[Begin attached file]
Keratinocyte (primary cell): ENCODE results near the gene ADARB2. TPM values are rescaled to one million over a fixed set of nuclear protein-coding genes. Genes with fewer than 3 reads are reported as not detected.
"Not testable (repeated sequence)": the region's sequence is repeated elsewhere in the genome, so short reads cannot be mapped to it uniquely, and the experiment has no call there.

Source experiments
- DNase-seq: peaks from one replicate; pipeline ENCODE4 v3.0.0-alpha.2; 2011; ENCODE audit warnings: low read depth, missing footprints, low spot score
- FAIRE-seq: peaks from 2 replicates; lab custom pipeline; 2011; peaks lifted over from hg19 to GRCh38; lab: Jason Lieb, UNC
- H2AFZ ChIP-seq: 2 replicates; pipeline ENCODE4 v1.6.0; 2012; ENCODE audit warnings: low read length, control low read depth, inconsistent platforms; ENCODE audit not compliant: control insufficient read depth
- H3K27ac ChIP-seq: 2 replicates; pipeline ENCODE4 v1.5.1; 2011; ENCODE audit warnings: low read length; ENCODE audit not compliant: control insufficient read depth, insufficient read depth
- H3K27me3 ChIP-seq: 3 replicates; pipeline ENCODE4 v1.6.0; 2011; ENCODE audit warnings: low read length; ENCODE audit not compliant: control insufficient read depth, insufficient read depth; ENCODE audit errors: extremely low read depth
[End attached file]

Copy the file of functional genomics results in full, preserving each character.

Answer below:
Keratinocyte (primary cell): ENCODE results near the gene ADARB2. TPM values are rescaled to one million over a fixed set of nuclear protein-coding genes. Genes with fewer than 3 reads are reported as not detected.
"Not testable (repeated sequence)": the region's sequence is repeated elsewhere in the genome, so short reads cannot be mapped to it uniquely, and the experiment has no call there.

Source experiments
- DNase-seq: peaks from one replicate; pipeline ENCODE4 v3.0.0-alpha.2; 2011; ENCODE audit warnings: low read depth, missing footprints, low spot score
- FAIRE-seq: peaks from 2 replicates; lab custom pipeline; 2011; peaks lifted over from hg19 to GRCh38; lab: Jason Lieb, UNC
- H2AFZ ChIP-seq: 2 replicates; pipeline ENCODE4 v1.6.0; 2012; ENCODE audit warnings: low read length, control low read depth, inconsistent platforms; ENCODE audit not compliant: control insufficient read depth
- H3K27ac ChIP-seq: 2 replicates; pipeline ENCODE4 v1.5.1; 2011; ENCODE audit warnings: low read length; ENCODE audit not compliant: control insufficient read depth, insufficient read depth
- H3K27me3 ChIP-seq: 3 replicates; pipeline ENCODE4 v1.6.0; 2011; ENCODE audit warnings: low read length; ENCODE audit not compliant: control insufficient read depth, insufficient read depth; ENCODE audit errors: extremely low read depth